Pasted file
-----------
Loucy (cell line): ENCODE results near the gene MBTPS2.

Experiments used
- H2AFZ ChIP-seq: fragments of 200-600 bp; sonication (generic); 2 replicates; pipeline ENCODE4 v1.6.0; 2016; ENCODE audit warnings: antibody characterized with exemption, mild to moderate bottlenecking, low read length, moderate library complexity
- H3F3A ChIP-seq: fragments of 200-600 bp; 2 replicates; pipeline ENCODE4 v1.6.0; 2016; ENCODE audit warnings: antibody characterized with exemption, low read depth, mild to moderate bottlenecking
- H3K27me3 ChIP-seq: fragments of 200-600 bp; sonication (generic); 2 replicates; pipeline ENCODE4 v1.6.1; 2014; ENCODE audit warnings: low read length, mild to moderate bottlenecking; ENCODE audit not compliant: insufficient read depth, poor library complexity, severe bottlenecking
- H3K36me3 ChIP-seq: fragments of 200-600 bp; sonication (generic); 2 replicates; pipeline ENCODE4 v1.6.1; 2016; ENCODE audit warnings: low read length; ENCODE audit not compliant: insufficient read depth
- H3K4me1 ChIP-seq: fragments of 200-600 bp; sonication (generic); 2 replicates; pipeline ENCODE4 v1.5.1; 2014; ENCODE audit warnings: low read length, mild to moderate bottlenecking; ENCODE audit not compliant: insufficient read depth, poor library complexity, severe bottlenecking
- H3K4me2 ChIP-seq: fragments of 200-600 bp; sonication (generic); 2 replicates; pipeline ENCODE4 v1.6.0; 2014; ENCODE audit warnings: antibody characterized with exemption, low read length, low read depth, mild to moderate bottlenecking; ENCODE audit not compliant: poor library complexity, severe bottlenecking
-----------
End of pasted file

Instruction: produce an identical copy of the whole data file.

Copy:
Loucy (cell line): ENCODE results near the gene MBTPS2.

Experiments used
- H2AFZ ChIP-seq: fragments of 200-600 bp; sonication (generic); 2 replicates; pipeline ENCODE4 v1.6.0; 2016; ENCODE audit warnings: antibody characterized with exemption, mild to moderate bottlenecking, low read length, moderate library complexity
- H3F3A ChIP-seq: fragments of 200-600 bp; 2 replicates; pipeline ENCODE4 v1.6.0; 2016; ENCODE audit warnings: antibody characterized with exemption, low read depth, mild to moderate bottlenecking
- H3K27me3 ChIP-seq: fragments of 200-600 bp; sonication (generic); 2 replicates; pipeline ENCODE4 v1.6.1; 2014; ENCODE audit warnings: low read length, mild to moderate bottlenecking; ENCODE audit not compliant: insufficient read depth, poor library complexity, severe bottlenecking
- H3K36me3 ChIP-seq: fragments of 200-600 bp; sonication (generic); 2 replicates; pipeline ENCODE4 v1.6.1; 2016; ENCODE audit warnings: low read length; ENCODE audit not compliant: insufficient read depth
- H3K4me1 ChIP-seq: fragments of 200-600 bp; sonication (generic); 2 replicates; pipeline ENCODE4 v1.5.1; 2014; ENCODE audit warnings: low read length, mild to moderate bottlenecking; ENCODE audit not compliant: insufficient read depth, poor library complexity, severe bottlenecking
- H3K4me2 ChIP-seq: fragments of 200-600 bp; sonication (generic); 2 replicates; pipeline ENCODE4 v1.6.0; 2014; ENCODE audit warnings: antibody characterized with exemption, low read length, low read depth, mild to moderate bottlenecking; ENCODE audit not compliant: poor library complexity, severe bottlenecking